C03.00002: Attosecond pulses and high-order harmonics with controllable spin and orbital angular momentum. Invited Speaker: Carlos Hernandez-Garcia Angular momentum can be routinely transferred to visible/infrared light beams using waveplates, or spatial light modulators, among other techniques. However, it becomes a lot harder in the extreme-ultraviolet (EUV) and x-ray regimes, where those techniques are inefficient. This challenging goal is very much worth the effort: imprinting spin (SAM) and/or orbital (OAM) angular momentum into the EUV/x-ray regimes will bring the applications of structured light down to the nanometric and ultrafast scales. The extreme nonlinear frequency upconversion of an intense IR femtosecond laser pulse through high harmonic generation (HHG) has become a powerful technique to imprint SAM and OAM onto the EUV regime. This talk reviews our recent work in the generation of coherent, EUV high-harmonic beams and attosecond pulses with full, simultaneous control of both spin angular momentum (SAM) and orbital angular momentum (OAM). By harnessing the quantum coherence of HHG, we uncover a new form of all-optical SAM-OAM interplay showing, experimentally and theoretically, that this phenomenon allows for unprecedented control over the polarization and vortex charge of attosecond EUV vortex beams. This work paves the way to perform ultrafast studies of magnetic materials and chiral systems at the subfemtosecond and nanometer scales. [Preview Abstract] |
Tuesday, May 28, 2019 11:30AM - 12:00PM |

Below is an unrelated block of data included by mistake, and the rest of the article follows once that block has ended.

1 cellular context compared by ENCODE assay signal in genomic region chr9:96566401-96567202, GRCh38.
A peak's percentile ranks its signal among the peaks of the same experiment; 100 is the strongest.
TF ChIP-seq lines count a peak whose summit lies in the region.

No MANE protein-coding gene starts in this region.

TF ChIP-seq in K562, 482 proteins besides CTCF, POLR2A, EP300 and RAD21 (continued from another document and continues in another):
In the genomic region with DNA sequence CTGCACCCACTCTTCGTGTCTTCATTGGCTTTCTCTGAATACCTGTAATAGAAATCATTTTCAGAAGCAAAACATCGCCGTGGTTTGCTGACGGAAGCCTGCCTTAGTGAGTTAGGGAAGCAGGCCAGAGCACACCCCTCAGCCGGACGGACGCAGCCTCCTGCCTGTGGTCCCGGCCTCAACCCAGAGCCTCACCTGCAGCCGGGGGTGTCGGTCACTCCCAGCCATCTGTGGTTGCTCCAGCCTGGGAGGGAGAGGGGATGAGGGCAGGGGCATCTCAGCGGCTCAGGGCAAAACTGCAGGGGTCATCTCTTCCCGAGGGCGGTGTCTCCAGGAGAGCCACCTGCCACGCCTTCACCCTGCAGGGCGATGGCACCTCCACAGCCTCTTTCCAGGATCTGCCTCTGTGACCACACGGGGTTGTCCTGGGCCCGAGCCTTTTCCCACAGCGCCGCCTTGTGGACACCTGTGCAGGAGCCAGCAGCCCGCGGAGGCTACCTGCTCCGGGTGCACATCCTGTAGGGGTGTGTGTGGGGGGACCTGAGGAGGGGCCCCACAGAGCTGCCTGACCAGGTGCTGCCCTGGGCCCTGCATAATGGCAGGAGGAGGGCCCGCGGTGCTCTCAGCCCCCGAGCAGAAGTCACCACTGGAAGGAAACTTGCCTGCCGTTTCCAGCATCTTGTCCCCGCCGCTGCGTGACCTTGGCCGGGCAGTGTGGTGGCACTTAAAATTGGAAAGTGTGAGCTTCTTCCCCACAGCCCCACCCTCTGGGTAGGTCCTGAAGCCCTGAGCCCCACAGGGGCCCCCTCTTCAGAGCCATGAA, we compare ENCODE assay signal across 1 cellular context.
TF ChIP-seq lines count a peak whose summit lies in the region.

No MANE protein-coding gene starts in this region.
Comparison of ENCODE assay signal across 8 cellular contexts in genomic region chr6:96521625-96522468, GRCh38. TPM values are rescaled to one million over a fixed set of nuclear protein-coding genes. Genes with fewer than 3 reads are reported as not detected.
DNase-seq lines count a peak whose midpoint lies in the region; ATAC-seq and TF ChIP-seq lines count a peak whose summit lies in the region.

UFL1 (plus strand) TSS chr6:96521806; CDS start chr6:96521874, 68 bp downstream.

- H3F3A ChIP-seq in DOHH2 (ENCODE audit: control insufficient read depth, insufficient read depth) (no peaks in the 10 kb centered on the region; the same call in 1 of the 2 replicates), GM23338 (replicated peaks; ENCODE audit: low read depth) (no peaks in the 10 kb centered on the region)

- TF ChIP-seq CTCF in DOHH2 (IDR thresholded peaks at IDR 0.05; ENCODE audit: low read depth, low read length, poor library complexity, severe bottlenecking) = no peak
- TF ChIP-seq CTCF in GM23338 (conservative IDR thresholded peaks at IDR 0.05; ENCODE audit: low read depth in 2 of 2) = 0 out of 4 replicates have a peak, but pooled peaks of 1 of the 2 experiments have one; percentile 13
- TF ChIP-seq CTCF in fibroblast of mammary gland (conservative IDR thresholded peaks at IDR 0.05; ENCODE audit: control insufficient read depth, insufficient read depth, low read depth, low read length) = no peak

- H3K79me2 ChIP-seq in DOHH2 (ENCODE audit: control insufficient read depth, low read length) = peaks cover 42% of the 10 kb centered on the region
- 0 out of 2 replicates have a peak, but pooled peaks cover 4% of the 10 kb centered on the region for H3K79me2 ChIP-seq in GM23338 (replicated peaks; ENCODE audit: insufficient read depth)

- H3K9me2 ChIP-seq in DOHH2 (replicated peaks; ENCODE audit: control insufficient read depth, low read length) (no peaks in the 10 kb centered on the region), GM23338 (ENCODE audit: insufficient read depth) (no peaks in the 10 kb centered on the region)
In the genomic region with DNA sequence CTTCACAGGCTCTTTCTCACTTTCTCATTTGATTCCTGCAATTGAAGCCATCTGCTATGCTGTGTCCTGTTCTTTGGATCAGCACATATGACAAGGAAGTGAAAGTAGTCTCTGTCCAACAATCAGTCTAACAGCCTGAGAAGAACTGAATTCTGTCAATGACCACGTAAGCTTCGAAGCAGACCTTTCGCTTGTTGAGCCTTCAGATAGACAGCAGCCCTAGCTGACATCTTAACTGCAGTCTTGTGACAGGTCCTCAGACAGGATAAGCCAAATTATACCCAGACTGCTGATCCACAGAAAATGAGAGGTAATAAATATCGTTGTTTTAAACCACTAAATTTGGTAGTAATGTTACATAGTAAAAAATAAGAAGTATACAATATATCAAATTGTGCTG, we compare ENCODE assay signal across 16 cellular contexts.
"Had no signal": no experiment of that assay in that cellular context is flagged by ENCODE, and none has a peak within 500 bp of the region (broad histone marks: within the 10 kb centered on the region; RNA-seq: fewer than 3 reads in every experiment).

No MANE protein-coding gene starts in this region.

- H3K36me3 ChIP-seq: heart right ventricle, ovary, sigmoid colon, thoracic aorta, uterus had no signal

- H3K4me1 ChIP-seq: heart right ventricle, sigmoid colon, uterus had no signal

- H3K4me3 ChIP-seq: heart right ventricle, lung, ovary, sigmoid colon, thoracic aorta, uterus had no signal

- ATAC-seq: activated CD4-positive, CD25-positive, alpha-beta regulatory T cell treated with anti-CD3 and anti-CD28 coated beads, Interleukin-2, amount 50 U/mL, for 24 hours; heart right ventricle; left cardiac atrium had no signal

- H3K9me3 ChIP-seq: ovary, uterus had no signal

C03.00003: Symmetries and Symmetry-Breaking in High Harmonic Generation: Controlled Polarization and Ultrafast Spectroscopy Invited Speaker: Oren Cohen The analysis of symmetries and their associated selection rules is extremely useful in all fields of science. The field of nonlinear optics is no exception. In the early days of nonlinear optics symmetries were used to derive whether particular nonlinear processes are allowed or forbidden according to the medium’s point-group [1] . This approach (which is believed to be complete) is regularly taught in graduate classes and relies on reducing the nonlinear optical coefficient tensor to its minimal representation, where zeroed-out elements indicate a forbidden process (e.g. no second harmonic generation in centrosymmetric media) [1] . However, this derivation is based on a perturbative expansion that is inappropriate in extremely nonlinear processes such as high harmonic generation (HHG). Moreover, it fails to take into account the symmetries of the driving pump field (dynamical symmetries, DS), or the symmetries of the wave equations, which may manifest over several length scales (both on microscopic and macroscopic scales). While some selection rules were derived for HHG in the microscopic/macroscopic regimes, these were restricted to ad-hoc cases and a general theory has not been formulated. In particular, no theory has addressed combining these two regimes.\\ \\ I will present a general, closed-form, group-theory based analysis for the role of dynamical symmetries (DS) in harmonic generation. This approach is used to derive novel symmetries and selection rules for any light-field interacting with any type of medium (gas, solid, or liquid). We experimentally explore several of these new DSs in harmonic generation for the first time, including a multi-scale macroscopic-microscopic DS, and an elliptical DS [2–4] , allowing polarization control over the emitted XUV radiation. I will also discuss the role of symmetry breaking in ultrafast spectroscopy. Specifically, I will focus on DS- breaking-based detection of chiral degrees of freedom [5,6] , leading to all-optical electric-dipole based chiral-signals, including preliminary experiments in chiral limonene liquid showing a huge chiral discrimination of 163\%.\\ \\ 1. R. W. Boyd, Nonlinear Optics, 3rd ed. (2003). 2. O. Neufeld et al., Nat. Comm. 10, 405 (2019). 3. O. Neufeld et al., New J. Phys. 19, 23051 (2017). 4. O. Neufeld et al., Photonics 4, 31 (2017). 5. O. Neufeld and O. Cohen, arXiv1807.02630 (2018). 6. D. Ayuso et al., arXiv1809.01632 (2018). [Preview Abstract] |